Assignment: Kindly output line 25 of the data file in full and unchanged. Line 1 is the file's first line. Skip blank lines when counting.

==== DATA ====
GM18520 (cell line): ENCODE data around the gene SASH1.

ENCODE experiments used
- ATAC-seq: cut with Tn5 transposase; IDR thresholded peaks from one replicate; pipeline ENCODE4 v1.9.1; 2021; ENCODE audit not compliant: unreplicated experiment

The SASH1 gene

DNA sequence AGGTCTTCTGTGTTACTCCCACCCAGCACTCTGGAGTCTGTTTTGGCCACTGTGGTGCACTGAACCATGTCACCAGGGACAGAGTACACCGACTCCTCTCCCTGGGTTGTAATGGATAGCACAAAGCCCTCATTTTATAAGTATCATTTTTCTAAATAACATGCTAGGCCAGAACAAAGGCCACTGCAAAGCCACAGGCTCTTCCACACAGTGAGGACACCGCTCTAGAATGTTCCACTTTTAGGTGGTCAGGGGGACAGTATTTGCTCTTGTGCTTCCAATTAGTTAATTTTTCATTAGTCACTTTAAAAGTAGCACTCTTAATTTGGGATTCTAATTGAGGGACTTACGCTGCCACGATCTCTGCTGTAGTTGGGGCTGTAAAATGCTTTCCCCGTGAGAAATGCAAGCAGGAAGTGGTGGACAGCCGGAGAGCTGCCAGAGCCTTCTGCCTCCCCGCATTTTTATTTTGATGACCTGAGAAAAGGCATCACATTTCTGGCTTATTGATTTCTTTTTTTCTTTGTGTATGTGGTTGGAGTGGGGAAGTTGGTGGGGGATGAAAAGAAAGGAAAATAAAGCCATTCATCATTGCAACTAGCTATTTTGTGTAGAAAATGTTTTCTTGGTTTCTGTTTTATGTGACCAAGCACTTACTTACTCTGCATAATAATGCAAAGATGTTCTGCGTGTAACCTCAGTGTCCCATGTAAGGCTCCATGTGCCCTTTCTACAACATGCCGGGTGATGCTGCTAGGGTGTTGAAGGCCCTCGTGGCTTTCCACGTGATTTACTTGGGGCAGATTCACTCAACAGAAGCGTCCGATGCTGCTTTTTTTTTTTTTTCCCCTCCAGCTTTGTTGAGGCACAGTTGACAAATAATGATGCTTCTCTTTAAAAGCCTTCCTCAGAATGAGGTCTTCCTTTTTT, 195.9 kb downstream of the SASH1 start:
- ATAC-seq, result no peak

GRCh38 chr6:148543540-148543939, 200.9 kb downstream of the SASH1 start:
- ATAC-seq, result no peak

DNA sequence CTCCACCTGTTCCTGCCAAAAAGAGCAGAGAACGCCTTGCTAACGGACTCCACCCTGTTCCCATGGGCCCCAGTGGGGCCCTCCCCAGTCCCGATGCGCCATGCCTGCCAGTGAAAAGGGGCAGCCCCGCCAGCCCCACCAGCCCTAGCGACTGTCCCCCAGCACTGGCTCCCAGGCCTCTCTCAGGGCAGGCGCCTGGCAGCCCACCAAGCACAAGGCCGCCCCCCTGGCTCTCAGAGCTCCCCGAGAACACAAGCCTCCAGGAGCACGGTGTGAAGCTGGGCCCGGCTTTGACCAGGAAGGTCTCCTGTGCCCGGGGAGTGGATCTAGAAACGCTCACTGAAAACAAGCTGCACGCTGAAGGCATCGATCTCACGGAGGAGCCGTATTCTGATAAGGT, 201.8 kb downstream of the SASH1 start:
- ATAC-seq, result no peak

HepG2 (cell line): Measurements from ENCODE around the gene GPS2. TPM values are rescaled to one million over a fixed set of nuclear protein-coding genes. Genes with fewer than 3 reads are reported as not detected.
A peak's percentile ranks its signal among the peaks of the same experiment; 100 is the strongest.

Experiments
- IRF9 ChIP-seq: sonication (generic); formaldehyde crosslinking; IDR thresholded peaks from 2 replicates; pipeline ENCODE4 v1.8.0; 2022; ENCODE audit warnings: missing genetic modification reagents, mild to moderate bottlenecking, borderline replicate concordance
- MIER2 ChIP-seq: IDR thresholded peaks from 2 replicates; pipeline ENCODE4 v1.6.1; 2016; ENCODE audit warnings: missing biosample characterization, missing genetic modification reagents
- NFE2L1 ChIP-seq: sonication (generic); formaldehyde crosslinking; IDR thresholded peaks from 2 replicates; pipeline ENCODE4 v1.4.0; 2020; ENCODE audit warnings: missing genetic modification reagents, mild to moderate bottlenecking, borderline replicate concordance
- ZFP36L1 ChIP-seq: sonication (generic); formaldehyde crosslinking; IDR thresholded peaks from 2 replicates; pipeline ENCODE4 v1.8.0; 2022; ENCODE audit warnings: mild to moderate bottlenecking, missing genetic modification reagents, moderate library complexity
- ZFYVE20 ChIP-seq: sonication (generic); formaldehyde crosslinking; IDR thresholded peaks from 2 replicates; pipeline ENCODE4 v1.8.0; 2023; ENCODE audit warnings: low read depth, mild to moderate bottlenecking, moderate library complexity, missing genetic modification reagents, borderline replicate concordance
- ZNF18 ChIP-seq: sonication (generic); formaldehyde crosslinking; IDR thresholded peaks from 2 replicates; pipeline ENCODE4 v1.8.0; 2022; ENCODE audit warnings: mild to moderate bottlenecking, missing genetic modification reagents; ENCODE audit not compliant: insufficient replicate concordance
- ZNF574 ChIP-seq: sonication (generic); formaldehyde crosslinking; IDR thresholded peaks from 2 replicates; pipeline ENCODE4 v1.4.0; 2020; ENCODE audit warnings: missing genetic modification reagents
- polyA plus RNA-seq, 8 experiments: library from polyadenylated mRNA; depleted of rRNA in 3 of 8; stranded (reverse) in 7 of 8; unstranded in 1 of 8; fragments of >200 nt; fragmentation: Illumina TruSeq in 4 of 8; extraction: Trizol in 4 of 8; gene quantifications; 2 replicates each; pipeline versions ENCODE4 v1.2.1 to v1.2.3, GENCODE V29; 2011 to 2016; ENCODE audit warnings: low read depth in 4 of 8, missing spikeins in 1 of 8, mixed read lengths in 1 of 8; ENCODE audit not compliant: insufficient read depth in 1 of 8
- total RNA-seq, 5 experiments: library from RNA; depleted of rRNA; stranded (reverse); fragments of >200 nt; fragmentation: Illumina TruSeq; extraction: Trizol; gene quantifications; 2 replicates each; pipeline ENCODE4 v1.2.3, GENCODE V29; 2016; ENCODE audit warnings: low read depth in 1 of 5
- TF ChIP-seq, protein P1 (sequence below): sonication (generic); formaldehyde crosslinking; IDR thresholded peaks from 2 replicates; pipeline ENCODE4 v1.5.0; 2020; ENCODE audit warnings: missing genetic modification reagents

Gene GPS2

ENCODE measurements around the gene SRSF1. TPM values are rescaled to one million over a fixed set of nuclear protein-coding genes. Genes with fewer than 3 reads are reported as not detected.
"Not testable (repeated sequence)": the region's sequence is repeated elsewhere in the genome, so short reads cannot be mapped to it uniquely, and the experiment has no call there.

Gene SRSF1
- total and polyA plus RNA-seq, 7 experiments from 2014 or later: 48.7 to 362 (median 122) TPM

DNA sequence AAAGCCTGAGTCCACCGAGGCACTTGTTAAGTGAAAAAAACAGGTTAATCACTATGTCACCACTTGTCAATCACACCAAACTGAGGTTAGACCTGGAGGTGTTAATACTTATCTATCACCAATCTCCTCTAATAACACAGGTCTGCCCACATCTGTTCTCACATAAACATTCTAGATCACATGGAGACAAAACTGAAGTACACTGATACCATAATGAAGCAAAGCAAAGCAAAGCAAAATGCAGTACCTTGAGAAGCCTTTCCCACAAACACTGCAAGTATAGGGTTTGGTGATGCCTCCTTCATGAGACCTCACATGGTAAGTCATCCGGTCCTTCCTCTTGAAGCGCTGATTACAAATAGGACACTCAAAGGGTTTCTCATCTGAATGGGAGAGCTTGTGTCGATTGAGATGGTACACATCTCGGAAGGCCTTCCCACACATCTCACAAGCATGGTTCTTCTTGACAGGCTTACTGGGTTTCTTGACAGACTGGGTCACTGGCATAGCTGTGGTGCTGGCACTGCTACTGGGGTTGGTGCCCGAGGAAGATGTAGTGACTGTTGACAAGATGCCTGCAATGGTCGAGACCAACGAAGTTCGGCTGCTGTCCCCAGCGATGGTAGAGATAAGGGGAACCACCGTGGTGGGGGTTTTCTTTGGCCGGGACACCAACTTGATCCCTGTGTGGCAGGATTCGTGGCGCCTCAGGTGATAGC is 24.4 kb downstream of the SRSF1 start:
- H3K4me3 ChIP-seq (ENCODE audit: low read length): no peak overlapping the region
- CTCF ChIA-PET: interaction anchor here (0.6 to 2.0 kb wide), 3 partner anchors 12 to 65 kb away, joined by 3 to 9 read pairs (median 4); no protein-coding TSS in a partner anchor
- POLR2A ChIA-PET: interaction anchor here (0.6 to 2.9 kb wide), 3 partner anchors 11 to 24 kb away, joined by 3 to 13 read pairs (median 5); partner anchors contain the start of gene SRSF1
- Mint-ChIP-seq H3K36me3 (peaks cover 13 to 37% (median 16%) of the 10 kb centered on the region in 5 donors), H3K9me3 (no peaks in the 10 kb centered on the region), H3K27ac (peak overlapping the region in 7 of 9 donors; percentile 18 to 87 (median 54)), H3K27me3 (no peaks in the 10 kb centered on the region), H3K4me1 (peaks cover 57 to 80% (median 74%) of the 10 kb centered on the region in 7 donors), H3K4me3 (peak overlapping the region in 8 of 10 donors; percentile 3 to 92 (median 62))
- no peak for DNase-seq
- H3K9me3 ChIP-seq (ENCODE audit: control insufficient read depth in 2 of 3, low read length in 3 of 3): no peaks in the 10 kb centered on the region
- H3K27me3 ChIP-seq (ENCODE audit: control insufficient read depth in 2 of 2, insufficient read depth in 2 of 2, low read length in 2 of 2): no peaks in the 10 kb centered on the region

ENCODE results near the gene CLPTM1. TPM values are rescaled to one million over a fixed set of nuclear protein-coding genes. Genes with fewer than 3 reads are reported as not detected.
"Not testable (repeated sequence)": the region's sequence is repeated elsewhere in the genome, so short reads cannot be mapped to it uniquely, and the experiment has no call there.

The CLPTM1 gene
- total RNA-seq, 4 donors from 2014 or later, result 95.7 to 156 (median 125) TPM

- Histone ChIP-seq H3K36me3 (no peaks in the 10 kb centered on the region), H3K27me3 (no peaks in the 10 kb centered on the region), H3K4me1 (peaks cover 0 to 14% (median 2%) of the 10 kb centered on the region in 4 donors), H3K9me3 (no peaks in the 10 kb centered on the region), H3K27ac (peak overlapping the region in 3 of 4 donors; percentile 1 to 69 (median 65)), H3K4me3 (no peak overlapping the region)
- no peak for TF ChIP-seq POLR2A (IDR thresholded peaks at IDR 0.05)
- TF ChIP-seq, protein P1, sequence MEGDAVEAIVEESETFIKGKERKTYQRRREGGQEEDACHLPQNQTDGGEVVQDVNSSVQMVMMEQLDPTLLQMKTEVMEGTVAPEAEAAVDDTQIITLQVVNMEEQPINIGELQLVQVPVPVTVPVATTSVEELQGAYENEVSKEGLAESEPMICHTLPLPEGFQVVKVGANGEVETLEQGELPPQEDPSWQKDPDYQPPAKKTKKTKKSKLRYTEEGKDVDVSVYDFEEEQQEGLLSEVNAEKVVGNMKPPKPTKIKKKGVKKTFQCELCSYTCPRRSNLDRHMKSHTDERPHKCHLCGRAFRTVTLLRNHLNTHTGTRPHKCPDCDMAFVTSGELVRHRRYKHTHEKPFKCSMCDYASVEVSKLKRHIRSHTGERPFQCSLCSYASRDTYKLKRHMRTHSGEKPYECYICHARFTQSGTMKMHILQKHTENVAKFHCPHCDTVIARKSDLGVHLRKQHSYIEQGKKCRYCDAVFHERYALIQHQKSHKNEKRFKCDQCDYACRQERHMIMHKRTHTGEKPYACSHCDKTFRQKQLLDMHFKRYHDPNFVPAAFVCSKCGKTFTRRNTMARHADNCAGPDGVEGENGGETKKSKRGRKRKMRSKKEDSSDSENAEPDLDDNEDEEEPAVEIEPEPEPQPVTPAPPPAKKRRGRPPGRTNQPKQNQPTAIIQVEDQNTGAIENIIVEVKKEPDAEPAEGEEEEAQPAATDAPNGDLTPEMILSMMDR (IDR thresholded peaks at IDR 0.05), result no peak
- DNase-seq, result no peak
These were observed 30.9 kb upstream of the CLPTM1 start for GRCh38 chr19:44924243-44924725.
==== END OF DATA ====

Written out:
ENCODE measurements around the gene SRSF1. TPM values are rescaled to one million over a fixed set of nuclear protein-coding genes. Genes with fewer than 3 reads are reported as not detected.